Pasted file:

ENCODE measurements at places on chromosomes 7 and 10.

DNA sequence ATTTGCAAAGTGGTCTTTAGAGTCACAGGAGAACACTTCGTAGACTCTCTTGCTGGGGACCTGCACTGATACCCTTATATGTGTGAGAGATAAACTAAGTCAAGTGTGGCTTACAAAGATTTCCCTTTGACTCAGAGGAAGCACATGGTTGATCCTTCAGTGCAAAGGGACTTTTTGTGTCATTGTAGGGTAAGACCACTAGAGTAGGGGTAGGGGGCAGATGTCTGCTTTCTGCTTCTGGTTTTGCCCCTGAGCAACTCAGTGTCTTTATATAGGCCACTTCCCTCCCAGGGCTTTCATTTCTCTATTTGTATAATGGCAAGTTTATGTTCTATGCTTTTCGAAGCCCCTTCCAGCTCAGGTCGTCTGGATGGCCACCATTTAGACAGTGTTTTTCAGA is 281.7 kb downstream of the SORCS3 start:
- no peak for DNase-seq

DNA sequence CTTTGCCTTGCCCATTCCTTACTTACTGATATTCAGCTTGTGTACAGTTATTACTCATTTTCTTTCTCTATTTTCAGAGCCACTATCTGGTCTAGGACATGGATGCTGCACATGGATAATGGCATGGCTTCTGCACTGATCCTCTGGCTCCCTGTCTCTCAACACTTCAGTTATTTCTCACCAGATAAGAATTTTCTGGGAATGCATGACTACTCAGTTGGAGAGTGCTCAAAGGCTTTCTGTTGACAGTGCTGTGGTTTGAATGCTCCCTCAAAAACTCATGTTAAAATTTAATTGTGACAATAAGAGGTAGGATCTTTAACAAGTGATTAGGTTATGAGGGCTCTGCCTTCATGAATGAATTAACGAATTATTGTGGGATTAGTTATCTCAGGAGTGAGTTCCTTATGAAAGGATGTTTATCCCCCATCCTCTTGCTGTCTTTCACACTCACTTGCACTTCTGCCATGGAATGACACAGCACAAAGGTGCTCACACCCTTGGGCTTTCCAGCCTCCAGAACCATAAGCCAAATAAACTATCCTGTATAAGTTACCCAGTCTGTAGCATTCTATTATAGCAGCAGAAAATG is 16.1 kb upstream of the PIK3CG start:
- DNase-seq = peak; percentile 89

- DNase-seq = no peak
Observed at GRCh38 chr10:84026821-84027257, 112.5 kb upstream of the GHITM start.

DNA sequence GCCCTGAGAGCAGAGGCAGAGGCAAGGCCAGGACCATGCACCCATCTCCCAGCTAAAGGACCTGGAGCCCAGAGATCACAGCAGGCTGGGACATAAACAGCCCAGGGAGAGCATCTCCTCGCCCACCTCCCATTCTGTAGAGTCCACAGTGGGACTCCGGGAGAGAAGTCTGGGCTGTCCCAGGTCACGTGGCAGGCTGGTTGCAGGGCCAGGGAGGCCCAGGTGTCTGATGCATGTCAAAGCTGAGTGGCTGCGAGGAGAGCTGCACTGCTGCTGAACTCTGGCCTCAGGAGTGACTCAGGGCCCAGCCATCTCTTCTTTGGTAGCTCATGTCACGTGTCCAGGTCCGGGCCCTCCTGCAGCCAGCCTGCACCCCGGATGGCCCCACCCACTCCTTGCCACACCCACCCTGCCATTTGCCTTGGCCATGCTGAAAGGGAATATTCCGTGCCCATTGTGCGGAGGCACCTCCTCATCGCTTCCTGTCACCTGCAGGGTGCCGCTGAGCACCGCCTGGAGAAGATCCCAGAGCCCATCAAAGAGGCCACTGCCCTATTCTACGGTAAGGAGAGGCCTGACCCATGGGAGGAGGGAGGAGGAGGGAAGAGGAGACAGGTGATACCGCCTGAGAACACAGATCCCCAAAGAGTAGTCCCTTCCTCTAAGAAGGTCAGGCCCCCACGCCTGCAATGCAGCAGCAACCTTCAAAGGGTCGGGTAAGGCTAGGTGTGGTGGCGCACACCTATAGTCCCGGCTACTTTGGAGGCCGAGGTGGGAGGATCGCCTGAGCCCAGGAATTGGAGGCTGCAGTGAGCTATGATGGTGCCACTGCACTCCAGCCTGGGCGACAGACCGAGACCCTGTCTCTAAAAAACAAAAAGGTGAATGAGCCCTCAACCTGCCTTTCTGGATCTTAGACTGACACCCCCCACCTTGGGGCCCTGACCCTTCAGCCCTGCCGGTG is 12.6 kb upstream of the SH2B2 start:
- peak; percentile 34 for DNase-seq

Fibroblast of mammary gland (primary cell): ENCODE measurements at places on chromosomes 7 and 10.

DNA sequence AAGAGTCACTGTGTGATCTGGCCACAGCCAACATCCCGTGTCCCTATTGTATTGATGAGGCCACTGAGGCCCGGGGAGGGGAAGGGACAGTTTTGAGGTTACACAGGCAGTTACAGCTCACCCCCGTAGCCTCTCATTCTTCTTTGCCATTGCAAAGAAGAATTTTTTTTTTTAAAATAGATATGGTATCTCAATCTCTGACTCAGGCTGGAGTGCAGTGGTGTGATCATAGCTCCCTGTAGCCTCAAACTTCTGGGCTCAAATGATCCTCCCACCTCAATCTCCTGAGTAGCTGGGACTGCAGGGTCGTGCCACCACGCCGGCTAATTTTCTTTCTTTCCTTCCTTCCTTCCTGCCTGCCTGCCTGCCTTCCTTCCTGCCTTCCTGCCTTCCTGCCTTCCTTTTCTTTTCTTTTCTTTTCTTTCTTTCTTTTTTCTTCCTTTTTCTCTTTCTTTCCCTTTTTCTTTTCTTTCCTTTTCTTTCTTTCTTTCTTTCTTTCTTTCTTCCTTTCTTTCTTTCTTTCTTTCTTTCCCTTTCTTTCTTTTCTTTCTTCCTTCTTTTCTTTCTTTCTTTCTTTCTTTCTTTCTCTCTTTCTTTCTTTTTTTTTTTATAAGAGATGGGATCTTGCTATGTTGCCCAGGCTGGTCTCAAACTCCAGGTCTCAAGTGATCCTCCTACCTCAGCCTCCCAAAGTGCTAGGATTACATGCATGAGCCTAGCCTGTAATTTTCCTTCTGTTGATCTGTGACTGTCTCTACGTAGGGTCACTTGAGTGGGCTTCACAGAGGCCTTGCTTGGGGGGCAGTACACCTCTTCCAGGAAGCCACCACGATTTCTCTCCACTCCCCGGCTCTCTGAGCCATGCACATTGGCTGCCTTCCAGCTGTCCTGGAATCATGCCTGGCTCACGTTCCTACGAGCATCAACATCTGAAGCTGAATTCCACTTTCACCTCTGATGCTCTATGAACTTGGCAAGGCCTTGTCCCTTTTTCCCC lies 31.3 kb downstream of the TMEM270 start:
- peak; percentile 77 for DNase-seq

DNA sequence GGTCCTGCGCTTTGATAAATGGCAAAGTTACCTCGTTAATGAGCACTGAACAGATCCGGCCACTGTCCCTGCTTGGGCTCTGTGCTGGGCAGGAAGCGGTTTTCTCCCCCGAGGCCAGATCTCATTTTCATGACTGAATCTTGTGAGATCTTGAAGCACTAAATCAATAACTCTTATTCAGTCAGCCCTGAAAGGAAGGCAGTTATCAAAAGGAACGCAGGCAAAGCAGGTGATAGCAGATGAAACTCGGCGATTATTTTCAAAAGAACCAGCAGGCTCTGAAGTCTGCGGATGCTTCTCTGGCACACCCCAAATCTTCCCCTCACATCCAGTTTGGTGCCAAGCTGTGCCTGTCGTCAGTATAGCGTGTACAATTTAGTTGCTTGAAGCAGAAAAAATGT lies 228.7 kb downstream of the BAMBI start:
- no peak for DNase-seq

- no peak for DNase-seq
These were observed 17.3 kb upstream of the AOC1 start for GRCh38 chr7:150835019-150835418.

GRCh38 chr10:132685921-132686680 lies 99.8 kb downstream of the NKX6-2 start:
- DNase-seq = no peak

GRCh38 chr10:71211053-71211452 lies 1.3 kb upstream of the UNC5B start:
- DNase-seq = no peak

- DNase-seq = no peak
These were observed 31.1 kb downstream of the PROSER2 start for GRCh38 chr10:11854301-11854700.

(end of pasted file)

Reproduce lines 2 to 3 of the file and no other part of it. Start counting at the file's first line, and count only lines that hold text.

DNA sequence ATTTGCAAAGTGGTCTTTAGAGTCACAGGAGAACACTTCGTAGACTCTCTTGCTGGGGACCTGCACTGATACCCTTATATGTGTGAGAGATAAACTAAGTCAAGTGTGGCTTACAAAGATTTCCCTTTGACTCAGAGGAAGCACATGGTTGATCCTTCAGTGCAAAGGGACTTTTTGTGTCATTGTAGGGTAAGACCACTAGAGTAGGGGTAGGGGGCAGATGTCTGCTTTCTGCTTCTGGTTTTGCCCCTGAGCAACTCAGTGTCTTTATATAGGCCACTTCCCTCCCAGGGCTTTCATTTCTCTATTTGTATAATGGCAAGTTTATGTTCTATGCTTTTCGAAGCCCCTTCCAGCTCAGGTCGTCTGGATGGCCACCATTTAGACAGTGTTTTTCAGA is 281.7 kb downstream of the SORCS3 start:
- no peak for DNase-seq